Other important ressources:

TAS3251

NeatAmp Wiki

AIM65/NeatAMP-Test-Dev-software
 

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mcdn

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That looks really nice! The STM32 microcontroller presents quite a barrier to entry for a lot of people: it's a pig to interface to and program and is even harder to solder than the TAS3251. What about a socketable Arduino compatible or RP2040 (Pi Pico) option there, with a layer of software to abstract all the I2C and DSP stuff?
 
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jmf11

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Hi,

I run the stm32 as an Arduino. my config runs with a very simple Arduino sketch. So it is an onboard Arduino, you can control exactly as you want. Or you can program it in C with the ST tools. Down to what you prefer (or the complexity of what you want to do).

The basic workflow I use is:
- define the filters you need with TI PPC3 tool, and download the resulting registers in a .txt file,
- copy paste those in the Arduino .h file,
- using Arduino IDE , load the stm32,
- done.

On top, you can program in the uC all I/O you would need. Yo can monitor the execution using the Arduino IDE serial console...

If you want to work with a RPi, just connect the I2C and I2S of the RPi to the board and use only the stm32 for the lower level TAS3251 boot and FAULT management. Flexible

AIM65 did quite a bit of development for this board. You can have a look at it

The first 10 boards were assembled at JLPCB for most of the SMD, including the stm32, the LM5010 voltage regulator. As it was the first batch, the TAS3251, more expensive were not soldered and we hand soldered them. Now that the board is proven to work, would be much better to have those soldered at factory.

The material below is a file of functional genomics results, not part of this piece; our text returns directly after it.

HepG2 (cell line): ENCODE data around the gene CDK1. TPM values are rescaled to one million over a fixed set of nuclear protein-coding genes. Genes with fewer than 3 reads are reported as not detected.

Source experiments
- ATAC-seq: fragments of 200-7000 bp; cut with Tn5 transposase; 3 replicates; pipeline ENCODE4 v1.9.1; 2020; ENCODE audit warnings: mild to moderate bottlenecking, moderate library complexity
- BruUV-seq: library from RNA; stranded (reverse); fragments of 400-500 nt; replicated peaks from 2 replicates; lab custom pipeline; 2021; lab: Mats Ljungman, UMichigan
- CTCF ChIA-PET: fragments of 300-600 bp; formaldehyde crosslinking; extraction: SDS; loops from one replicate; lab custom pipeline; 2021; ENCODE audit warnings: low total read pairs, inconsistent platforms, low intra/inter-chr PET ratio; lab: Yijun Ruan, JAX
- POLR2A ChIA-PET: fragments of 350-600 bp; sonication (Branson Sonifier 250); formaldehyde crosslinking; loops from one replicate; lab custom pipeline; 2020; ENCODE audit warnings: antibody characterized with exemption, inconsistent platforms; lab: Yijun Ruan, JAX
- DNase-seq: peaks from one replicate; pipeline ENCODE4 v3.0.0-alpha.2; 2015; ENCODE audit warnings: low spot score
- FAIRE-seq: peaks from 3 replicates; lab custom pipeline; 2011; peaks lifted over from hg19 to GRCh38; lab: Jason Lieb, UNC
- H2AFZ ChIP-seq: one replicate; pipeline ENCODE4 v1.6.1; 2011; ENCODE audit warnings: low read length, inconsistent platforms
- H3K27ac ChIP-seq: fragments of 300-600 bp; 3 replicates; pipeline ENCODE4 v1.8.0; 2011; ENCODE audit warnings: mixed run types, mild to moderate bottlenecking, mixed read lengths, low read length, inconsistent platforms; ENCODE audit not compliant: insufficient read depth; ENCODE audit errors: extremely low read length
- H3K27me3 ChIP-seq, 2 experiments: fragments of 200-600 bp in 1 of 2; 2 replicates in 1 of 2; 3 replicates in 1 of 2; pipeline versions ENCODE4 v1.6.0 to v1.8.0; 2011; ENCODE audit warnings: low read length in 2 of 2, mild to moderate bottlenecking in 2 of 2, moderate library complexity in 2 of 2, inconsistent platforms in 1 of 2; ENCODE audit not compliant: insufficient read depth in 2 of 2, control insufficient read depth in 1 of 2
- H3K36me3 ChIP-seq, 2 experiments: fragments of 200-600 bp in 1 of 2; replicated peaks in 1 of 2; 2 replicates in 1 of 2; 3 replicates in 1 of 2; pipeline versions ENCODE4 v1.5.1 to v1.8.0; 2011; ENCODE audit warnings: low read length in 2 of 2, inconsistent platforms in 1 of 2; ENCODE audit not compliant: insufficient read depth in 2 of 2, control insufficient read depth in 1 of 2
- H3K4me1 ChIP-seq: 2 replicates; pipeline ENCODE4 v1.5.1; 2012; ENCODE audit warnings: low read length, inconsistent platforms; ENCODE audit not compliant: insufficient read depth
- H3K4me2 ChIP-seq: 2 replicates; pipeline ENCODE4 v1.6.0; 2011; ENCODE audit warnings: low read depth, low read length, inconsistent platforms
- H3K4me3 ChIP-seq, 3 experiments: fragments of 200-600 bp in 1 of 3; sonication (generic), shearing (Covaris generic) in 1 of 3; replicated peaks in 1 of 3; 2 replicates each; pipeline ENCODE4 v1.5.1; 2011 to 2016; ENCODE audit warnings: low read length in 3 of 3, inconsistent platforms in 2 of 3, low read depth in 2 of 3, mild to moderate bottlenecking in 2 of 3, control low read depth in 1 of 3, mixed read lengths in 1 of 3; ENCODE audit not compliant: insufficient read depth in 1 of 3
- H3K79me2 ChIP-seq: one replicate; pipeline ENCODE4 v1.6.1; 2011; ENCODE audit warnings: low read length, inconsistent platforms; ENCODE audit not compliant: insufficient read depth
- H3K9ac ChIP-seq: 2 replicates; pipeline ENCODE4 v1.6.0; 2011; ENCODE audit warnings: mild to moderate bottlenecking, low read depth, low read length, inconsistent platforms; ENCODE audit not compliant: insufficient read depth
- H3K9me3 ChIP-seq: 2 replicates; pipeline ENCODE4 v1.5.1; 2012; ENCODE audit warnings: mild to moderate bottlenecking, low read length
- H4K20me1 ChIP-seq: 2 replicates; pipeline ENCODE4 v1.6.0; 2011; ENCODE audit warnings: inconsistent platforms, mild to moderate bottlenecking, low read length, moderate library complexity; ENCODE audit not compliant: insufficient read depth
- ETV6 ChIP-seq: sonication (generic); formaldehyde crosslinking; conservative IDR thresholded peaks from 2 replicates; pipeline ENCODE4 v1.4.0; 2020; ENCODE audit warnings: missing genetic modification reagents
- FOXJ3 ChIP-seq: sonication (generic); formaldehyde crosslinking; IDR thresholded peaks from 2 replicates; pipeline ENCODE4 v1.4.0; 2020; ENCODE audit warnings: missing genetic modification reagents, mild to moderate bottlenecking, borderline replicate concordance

Everything is open if someone feels ready to develop a layer of software to abstract all the I2C and DSP stuff ;-)

Best regards,

JMF
 

mcdn

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Ah cool, that makes sense. Some friendly feedback: As a fairly experienced software/hardware person I do still find the project a bit hard to approach. I'd love to help simplify it a bit in terms of getting new people on board. Is there a "simple path" documented somewhere that starts with a JLPCB/PCBWay order and ends in a running amp with no filters?
 
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jmf11

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I take the friendly feedback. It makes sense. I could improve https://github.com/jmf13/NeatAmpTAS3251/wiki to describe this "simple path".

Let's try to experiment:

Pre-conditions:
  • Request TI access to PPC3 software and TAS3251 module,
  • Power supply (lab power supply to start with, I power my 2xNeatAmps configuration with a Meanwell LRS-350-36),
  • USB to I2S module,
  • Install Arduino IDE and the NeatAmp_F030C8 variant (https://github.com/jmf13/NeatAmpTAS3251/tree/master/Arduino variant/NeatAmp_F030C8)
  • stm32 programmer (STLink V2 which is an usb stick (Ali or Ebay sourced - 3€) or a V3 ; I use the one of a Nucleo board),
  • Nice to have: a serial to USB adaptater for debug of HMI. Not needed for getting the amp up and running.
Order and finalize the board:


  • Order from JLCPCB (or equivalent), with assembly of all "tough" SMD parts (at least), including TAS3251 this time. It can be a "basic assembly" of components only on top (there are only 6x0805 parts on the bottom) <=> order
  • Finalize the board:
    • solder all the bottom SMD,
    • solder remaining top SMD (if any after manufacturer assembly)
    • solder through hole parts: caps, connectors...

  • Startup sequence as (to be adjusted):
    • Install Jumpers (JP1: Forced Reset by uC, J2 (Master))
    • Power with 17 to 20V (in order to limit the power sent to the board)
    • Test that 3.3, 12, 15V generated.
    • LED D5 is ON.
    • => program the stm32 with a "Blink" to test correct operation and programming of the uC
    • check correctness for all voltage test points => AVDD should be 0V (TAS not initialized) => If all OK, power OFF


This is what I use for my LX-Minis.

JMF